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Issue #23



Under the Melody

Carol McGill


My hands in yellow gloves

I say

“I like how this song goes low

On ‘coming up roses’.”


And the sister says


“You and your stories”


She says


“I love the way you listen to music,

The way you choose what you like -

It’s always about

what’s under the melody”


And no one

Has ever said that to me before

Made my strange and strangely specific taste

So positive


The sunlight’s making rainbows in the suds


Carol McGill lives in Dublin. Her short stories have been published in Sonder, Crannóg, Number Eleven Magazine, Silver Apples Magazine, and the anthology Words To Tie To Bricks. She has also had work appear in the online magazines Brilliant Flash Fiction, Rookie and Germ. She was the 2019-2020 chairperson of Trinity Literary Society. She tweets at @WordsByCarolx.





When We Listen to Music

-from Runaway Horses by Yukio Mishima

Maria Picone


When he pictured himself                          folded, 

nothing at all,                                          he        imagined

himself as                                                                    a posture

as                                                               inescapable as the

earth                                                  or         air               

he                 would become 

                      another form                                                to draw

                                from                                              Only      doing

so would      join                       sin                                    and glory,

atop the                                          breeze                           rising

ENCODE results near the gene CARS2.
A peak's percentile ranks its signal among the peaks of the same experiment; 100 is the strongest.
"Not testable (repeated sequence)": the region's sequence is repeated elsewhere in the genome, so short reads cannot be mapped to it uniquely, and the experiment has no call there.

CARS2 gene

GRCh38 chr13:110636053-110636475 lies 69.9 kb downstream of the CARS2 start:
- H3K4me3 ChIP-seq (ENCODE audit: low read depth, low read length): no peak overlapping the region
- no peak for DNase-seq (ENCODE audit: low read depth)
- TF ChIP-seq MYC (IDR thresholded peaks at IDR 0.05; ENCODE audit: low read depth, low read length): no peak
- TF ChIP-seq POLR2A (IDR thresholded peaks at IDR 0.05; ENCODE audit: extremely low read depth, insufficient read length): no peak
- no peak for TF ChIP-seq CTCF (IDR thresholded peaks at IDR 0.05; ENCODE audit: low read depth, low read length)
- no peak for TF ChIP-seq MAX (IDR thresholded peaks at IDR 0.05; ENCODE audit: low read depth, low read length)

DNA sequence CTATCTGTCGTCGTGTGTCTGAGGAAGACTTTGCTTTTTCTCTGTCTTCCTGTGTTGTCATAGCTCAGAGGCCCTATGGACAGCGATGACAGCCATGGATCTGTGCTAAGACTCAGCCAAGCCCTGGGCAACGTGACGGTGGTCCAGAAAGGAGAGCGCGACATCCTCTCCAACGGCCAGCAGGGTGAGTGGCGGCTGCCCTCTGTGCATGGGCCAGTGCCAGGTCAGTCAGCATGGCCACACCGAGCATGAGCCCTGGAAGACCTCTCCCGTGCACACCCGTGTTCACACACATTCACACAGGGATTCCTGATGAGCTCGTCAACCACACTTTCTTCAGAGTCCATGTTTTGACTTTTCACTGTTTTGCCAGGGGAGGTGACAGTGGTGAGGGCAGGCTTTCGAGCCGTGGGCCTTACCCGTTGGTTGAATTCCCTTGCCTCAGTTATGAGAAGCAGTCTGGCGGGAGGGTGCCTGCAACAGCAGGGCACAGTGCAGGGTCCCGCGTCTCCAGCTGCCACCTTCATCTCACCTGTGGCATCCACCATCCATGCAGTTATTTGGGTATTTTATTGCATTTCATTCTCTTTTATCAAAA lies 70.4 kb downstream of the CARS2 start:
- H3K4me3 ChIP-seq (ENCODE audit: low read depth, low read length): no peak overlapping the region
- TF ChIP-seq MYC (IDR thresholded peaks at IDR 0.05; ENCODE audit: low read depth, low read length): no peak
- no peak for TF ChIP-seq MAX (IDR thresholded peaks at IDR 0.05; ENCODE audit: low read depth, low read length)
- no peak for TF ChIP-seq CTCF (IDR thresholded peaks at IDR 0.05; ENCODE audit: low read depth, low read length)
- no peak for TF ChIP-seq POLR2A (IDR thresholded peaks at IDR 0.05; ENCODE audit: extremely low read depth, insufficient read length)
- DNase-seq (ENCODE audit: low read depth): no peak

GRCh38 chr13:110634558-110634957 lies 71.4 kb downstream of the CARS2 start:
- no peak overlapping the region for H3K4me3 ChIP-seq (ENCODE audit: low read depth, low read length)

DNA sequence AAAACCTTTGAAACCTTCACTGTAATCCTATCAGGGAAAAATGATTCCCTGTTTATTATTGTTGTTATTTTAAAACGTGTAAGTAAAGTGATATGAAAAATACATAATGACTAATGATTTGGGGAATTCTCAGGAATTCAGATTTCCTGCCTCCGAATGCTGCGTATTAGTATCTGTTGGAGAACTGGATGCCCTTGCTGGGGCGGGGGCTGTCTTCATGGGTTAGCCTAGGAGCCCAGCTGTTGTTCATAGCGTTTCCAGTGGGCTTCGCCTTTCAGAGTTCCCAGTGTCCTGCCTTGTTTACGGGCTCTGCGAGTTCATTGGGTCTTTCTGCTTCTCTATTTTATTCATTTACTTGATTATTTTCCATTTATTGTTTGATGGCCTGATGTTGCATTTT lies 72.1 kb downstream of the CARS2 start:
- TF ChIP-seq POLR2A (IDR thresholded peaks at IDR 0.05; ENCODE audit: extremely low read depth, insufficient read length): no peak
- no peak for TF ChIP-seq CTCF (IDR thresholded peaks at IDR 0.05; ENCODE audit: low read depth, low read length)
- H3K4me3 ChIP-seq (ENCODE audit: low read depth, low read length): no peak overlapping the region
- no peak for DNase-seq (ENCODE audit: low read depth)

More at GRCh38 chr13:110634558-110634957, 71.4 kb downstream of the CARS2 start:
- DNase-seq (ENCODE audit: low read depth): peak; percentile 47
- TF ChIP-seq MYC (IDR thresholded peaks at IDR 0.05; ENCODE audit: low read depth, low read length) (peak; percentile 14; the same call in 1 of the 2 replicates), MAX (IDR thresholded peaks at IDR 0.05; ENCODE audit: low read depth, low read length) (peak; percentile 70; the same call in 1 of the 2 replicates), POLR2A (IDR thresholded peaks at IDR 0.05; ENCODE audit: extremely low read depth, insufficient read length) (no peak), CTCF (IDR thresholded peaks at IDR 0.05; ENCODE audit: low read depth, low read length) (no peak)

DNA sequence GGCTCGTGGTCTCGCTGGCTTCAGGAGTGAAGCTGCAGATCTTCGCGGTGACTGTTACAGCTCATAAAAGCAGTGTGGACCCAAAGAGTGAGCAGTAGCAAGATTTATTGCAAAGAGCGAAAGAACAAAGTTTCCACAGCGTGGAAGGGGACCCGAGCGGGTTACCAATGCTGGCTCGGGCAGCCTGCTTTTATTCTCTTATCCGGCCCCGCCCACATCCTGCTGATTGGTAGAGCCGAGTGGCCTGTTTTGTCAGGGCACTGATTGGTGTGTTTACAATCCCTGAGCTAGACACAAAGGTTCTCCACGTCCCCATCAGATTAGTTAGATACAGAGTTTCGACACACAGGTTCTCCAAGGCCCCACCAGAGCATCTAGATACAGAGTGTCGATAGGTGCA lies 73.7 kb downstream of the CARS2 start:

reason                               to enter  

                                      there ready-made  

                                                                             

                             to attain the  

mind            begun to love


Maria S. Picone has an MFA from Goddard College. She’s interested in hybrid and experimental forms as well as free verse. Her hobbies are learning languages, looking at cats on the internet, and painting. Her poetry appears in Mineral Lit Mag, Kissing Dynamite, and Vox Viola. Her Twitter/IG handle is @mspicone, and her website is mariaspicone.com.





The Last Time I Was Out Drinking, Drinking

Sherre Vernon


to be drunk—we were downtown, past Sixth street, two doors

from a hole of a cigar shop, in a hazy bar I couldn’t

name if you asked me—the best me out 

& loud and oblivious & my wit

so sharp that even my teeth had to compete for cuts—

I hadn’t yet taken that long look in: asked myself

why I was the only woman there sipping Old

Fashioneds, smoking clove after clove, in a din

so loud that the smoke unpolitely made a point

of squeezing itself between the ruckus and the bodies

of us, my hands on Augustin, rough in the car

& sometimes desperate, because I didn’t know

how many seat belts there were or if I was in one

only that we were eating street tacos, one

after another, the carnitas falling from our mouths

like curses laughing at their own haphazard sway

and swaying under the streetlights, our feet

intertwined like dancing, through an empty street—

I did not check myself, as I switched between

Spanish and English, my tongue fracturing

even this, in my ache that is always other—

and when Tony kissed my cheek and waited

for me to make it inside the gate, I still didn’t realize

that this was a late-night wake, a mourning howl

for a life that was slipping past me. The next drink

I take will be warm whiskey in tea & honey, soothing

& as unfamiliar as the pregnancy hives crawling up my arms

my feet swaddled in sleepy socks & propped up

on the couch of a man who stays in nights, my body not yet

ready to tell me that I will never again be anything other

than this child’s mother. I don’t yet see the close binding

of women’s clothes and the desperate search for pockets—

the weeks upon years of sleeplessness, teatotaled

to an absolute stillness, a softness so unyielding, a new desperation

this need to hear her breath beneath the moonlight—

retreat and return.



Sherre Vernon is a seeker of a mystical grammar and a recipient of the Parent-Writer Fellowship at The Martha’s Vineyard Institute of Creative Writing. She has two award-winning chapbooks: Green Ink Wings (fiction) and The Name is Perilous (poetry). Readers describe Sherre’s work as heartbreaking, richly layered, lyrical and intelligent. To read more of her work visit www.sherrevernon.com/publications and tag her into conversation @sherrevernon.